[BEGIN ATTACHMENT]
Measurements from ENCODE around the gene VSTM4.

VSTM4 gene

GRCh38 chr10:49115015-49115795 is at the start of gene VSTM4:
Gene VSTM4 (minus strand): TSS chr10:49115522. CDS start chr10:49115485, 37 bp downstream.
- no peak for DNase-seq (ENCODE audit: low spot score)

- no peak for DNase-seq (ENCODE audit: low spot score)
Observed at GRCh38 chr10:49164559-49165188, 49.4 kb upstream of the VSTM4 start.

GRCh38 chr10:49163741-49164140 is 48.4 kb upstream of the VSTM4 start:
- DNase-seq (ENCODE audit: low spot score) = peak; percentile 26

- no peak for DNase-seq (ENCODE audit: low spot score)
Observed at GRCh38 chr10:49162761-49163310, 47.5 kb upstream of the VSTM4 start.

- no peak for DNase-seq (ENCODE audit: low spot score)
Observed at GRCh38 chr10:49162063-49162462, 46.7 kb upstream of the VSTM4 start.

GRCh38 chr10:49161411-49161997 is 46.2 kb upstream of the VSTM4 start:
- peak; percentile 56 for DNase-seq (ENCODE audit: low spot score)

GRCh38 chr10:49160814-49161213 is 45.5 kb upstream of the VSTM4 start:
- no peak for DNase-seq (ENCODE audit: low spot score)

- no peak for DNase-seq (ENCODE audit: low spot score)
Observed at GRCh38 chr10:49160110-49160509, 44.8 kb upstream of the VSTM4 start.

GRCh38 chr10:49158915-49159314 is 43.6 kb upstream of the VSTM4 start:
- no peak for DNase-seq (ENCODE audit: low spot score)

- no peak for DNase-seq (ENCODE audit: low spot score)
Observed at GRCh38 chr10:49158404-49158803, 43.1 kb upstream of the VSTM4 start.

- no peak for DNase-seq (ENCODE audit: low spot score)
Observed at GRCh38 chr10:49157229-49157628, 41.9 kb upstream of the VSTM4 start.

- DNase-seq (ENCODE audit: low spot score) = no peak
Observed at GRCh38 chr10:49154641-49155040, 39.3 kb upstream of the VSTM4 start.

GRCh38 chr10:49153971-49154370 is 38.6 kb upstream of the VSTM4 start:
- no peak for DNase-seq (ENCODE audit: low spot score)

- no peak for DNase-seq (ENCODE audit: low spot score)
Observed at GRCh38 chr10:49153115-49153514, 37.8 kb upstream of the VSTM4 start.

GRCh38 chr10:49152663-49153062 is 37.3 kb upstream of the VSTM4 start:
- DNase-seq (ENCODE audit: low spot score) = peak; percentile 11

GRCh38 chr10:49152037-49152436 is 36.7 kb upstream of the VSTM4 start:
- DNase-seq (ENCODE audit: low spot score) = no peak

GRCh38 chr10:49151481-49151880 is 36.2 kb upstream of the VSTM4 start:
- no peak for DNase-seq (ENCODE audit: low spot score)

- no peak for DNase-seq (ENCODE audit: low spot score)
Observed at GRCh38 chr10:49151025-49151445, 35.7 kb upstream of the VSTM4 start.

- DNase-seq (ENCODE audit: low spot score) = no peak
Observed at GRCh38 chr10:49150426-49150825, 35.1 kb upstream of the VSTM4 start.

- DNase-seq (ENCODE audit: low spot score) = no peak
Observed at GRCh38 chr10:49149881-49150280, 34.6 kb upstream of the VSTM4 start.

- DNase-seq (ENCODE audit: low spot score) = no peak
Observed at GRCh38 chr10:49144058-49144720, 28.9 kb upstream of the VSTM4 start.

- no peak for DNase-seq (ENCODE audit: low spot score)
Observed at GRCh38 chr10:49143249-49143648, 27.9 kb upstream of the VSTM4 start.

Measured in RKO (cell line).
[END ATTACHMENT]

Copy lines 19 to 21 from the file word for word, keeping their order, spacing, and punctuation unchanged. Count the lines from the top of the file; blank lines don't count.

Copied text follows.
Observed at GRCh38 chr10:49160110-49160509, 44.8 kb upstream of the VSTM4 start.

GRCh38 chr10:49158915-49159314 is 43.6 kb upstream of the VSTM4 start:
- no peak for DNase-seq (ENCODE audit: low spot score)